Haned set her mug of tea on the table and held Yogan’s hand in both of hers.  She looked him in the eye, and unlike last time, her gaze was fixed and lucid.

H. Jurea:  Let’s not talk about that.  We don’t know how much time we have.  ::beat, smiling:: In fact, come over here.

Yogan looked at his mother curiously, and she repeated herself more forcefully.

H. Jurea:  Come on.  Come over and sit here next to me.

Yogan brought his chair over to the opposite side of the table and sat next to his mother, dropping his broad shoulders so she could wrap one arm around him.  He held her free hand again and they sat together, mother cradling her adult child, without saying a word.  Finally, Haned broke the silence.

H. Jurea:  I love you, Yogan.  Remember that for me.

(( End Flashback ))


Yogan promised himself he would put more effort into his relationships with his siblings. Starfleet and ship life made it tough, but he kept in touch with Neddo and Kej as often as possible. They had embodied Yogan's past hosts during his zhian’tara, and through the experience, he felt he understood both of them better.

K. Verso: When do you have to leave?

N. Verso: I ought to be getting back over the hill in the morning.

Going over the hill was the phrase locals used to describe visiting the Trill capital, which was situated on the other side of Bes Manev and the cordillera of mountains that flanked it. When Yogan and Neddo first arrived in Grodor, they laughed at the local vernacular, but quickly adapted when their schoolmates teased the Verso boys’ foreign accents.

Yalu: I can stay a couple more days. Only if you want. ::bites lip, beat:: This is your house now, Kej.

Kejana looked around the large living room. A glaze of ice covered the skylights, casting the interior space in grey-blue semidarkness. Only after a moment did the meaning of Yogan’s words land, and she eyed her brothers curiously.

K. Verso: Really? You mean it? I thought we’d need to discuss what to do with the place. I’m no lawyer, but Mother left everything to the three of us.

N. Verso: ::shakes head:: No. Yogan and I talked about it. You’ve been here. Through everything with Father and Mother. ::laughs:: And us. It’s home. It’s your home.

Kejana turned and looked around again, seeing the place with new eyes. For years, their mother’s decline had been mirrored in the state of the house. Kejana had ministered to both of them. In the last few years, the big old homestead had regained much of its former glory. The youngest Verso sibling hugged her brothers in turn, and Yogan felt his heart swell with the emotion of a thousand memories when Kejana stood on her tiptoes to wrap her arms around his neck.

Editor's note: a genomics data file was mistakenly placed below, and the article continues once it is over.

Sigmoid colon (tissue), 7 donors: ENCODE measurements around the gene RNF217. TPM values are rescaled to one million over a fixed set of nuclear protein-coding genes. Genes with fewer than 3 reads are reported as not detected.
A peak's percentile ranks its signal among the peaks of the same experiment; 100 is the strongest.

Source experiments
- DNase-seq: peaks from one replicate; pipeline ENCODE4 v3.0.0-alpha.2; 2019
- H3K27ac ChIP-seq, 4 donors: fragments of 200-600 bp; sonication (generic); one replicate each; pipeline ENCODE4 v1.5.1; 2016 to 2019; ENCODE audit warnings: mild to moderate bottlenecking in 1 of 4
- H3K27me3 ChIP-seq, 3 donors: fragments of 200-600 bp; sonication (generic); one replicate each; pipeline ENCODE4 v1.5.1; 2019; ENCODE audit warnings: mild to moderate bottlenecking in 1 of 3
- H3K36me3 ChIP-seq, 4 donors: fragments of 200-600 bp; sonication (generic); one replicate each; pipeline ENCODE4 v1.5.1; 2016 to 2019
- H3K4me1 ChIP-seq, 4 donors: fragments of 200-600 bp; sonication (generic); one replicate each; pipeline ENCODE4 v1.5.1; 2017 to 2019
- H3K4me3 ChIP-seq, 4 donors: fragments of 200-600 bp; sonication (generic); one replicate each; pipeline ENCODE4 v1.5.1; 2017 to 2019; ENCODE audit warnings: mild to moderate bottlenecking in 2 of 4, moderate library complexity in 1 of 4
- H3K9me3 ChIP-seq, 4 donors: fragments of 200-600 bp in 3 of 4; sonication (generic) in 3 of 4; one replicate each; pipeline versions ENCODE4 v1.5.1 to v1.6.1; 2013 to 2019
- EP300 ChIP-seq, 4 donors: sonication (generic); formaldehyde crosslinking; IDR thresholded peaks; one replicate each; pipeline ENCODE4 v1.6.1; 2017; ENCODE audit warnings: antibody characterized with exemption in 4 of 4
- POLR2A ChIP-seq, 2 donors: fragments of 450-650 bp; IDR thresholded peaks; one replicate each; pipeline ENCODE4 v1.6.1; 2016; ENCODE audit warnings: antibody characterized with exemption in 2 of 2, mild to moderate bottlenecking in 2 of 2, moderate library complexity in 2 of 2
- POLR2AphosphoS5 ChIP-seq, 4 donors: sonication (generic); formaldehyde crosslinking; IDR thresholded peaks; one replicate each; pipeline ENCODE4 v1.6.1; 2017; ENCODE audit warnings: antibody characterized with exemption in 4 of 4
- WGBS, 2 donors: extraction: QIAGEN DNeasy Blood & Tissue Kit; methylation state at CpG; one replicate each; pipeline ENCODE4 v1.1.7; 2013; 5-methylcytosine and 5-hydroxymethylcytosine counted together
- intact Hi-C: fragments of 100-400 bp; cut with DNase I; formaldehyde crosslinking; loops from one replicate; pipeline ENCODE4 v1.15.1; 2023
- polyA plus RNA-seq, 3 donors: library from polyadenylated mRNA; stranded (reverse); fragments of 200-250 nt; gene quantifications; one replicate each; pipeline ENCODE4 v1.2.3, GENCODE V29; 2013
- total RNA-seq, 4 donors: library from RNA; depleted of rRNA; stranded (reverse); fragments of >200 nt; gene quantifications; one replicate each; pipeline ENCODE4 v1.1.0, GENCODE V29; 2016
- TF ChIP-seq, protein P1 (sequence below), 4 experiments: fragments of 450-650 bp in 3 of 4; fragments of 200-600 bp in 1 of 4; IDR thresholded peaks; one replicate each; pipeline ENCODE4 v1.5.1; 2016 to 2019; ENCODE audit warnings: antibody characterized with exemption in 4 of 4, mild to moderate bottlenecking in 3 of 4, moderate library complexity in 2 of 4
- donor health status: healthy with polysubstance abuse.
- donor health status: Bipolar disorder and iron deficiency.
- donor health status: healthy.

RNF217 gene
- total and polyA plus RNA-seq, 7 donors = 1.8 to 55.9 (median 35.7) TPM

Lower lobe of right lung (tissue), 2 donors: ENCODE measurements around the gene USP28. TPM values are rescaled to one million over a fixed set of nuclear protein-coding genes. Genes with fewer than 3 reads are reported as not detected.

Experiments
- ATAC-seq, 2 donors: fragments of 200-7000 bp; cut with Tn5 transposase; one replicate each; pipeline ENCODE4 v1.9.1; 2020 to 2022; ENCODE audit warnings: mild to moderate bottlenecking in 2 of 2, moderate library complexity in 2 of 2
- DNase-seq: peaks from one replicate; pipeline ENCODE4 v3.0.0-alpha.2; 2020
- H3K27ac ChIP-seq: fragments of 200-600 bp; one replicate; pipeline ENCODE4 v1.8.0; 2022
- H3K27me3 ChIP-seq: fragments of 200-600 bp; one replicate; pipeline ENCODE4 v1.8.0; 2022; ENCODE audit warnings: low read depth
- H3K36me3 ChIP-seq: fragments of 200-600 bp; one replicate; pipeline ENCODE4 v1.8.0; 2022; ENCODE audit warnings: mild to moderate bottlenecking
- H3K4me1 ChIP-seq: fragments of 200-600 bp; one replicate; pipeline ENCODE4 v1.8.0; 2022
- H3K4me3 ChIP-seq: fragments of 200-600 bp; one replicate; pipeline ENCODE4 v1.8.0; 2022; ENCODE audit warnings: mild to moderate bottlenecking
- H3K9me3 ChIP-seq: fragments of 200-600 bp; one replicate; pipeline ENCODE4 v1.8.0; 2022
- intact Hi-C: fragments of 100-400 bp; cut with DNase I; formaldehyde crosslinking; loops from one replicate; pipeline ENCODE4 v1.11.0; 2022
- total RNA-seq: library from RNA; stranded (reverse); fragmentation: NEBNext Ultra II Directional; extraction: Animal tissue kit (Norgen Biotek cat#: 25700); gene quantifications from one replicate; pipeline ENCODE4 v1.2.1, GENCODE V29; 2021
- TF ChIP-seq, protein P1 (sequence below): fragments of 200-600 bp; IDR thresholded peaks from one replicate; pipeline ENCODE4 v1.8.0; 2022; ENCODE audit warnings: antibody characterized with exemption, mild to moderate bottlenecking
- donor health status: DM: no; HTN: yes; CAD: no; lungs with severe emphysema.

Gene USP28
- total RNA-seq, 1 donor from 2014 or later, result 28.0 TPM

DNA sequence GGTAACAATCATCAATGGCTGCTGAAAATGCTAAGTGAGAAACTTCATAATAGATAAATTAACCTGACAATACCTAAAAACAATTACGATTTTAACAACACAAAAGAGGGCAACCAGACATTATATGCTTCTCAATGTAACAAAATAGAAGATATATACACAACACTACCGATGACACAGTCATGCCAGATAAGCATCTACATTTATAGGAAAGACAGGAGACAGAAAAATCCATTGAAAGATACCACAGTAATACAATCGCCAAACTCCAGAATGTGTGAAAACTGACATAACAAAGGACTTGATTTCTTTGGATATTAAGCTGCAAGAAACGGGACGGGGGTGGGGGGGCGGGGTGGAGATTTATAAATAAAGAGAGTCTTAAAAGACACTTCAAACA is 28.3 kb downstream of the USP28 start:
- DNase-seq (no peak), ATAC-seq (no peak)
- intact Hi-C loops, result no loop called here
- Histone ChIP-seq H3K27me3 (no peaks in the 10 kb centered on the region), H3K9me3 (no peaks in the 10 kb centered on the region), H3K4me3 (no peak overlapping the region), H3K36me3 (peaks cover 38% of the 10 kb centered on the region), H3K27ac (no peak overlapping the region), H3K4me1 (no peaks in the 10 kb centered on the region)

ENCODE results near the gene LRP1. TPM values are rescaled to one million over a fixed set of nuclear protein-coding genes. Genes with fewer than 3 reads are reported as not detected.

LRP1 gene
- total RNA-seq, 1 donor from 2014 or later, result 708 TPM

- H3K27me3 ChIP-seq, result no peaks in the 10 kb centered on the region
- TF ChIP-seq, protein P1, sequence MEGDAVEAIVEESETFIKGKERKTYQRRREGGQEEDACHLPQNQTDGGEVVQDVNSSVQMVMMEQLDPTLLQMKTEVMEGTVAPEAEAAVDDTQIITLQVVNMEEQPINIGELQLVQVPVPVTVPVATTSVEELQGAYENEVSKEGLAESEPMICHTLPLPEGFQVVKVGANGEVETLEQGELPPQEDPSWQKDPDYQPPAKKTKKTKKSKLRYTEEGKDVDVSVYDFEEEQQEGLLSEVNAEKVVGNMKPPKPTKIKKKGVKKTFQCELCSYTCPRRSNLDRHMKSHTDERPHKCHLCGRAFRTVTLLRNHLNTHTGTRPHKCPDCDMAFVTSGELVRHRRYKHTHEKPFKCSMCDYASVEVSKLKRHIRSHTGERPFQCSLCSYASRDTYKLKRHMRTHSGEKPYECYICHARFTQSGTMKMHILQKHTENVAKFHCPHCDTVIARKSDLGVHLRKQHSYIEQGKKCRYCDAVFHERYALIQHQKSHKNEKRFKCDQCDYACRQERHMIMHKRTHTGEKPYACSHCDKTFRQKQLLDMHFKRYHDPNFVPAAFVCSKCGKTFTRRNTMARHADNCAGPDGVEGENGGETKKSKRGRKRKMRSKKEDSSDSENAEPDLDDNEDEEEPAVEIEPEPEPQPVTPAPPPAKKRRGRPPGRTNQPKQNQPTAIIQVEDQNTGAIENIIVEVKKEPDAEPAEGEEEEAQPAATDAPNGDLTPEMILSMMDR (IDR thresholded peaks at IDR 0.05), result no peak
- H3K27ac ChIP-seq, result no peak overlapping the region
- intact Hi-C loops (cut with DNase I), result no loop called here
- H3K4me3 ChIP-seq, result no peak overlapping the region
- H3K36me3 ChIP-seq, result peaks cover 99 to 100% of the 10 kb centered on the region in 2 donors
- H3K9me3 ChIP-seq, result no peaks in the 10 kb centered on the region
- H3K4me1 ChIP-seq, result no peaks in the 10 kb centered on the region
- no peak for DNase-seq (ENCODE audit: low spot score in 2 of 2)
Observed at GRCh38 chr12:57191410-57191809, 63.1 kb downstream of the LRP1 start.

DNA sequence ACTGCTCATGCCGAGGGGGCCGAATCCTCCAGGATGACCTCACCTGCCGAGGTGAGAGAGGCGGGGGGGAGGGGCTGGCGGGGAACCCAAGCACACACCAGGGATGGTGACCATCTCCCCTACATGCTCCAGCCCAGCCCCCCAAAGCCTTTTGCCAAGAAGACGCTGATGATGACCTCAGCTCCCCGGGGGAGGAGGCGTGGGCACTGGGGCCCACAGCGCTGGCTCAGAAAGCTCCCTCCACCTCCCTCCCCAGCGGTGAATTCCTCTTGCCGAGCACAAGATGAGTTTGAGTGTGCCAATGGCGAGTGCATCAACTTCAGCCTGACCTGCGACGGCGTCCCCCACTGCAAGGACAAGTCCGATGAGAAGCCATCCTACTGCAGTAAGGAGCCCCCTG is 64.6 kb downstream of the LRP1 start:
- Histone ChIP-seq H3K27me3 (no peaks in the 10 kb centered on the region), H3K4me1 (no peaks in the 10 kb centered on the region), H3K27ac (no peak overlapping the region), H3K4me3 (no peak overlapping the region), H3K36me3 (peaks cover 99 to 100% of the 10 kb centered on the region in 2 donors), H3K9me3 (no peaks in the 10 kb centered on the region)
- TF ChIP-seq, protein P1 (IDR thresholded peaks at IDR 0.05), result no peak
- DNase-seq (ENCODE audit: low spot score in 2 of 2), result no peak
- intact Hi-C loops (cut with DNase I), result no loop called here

Yogan had long mistaken Kej’s strengths for weaknesses. He wrongly thought she lacked ambition because she didn’t possess her brothers’ obsessive desire to chase adventure. He felt no compulsion to be validated by institutions and audiences and rank pips. In many ways, she was the strongest member of the family, possessing qualities that neither Nedal nor Yogan had.

K. Verso: Thank you. You can come stay here anytime.

N. Verso: You can always come visit us, too, you know. Earth is a great place. I’d love to show you where we grew up.

Yalu: ::grins:: Deep Space 224 isn’t nearly as exciting as Old Sarajevo, but you’re welcome to come see me there. ::beat:: We just got a Burger Nagus.

Kejana laughed and nodded. It was a polite gesture, but Yogan knew the odds of her traveling halfway across the quadrant to visit were as good as Kirky winning a quiz. She had little interest in living among the stars, and that was okay. With their mother gone and their father enjoying his new life, Yogan felt a new responsibility for his siblings. None of them had partners or children of their own, so the duty fell on his shoulders to keep their small family unit together. But how he would do that from The Borderlands, he didn’t know.

K. Verso: ::wry smile:: And some guy who likes you, or so Nedal tells me.

Yalu: Neddo, you told her about Chippy? ::to Kejana:: He’s just a guy I’m kind-of-seeing.

K. Verso: Wait, hang on. ::long beat:: His name’s… Chippy?

And so the tables turned. Yogan, the oldest, the one with all the responsibility to look after his younger siblings, was instantly on the back foot in the face of Kejana’s playful questioning.

The three Verso siblings descended upon the kitchen and cracked open one of their mother’s old recipe books, determined to recreate some of their favorite childhood dishes. As the evening sky clouded over and fresh snow began to fall, they took turns sharing memories and retelling old stories, but nothing the entire night got a bigger laugh than “Chippy.”


Lieutenant Commander Yogan Yalu
Starfleet Strategic Operations Deputy Chief—Borderlands Sector
Deep Space 224

Justin / @Yalu reasserts himself as a tugger of heartstrings with this beautiful slice of family life.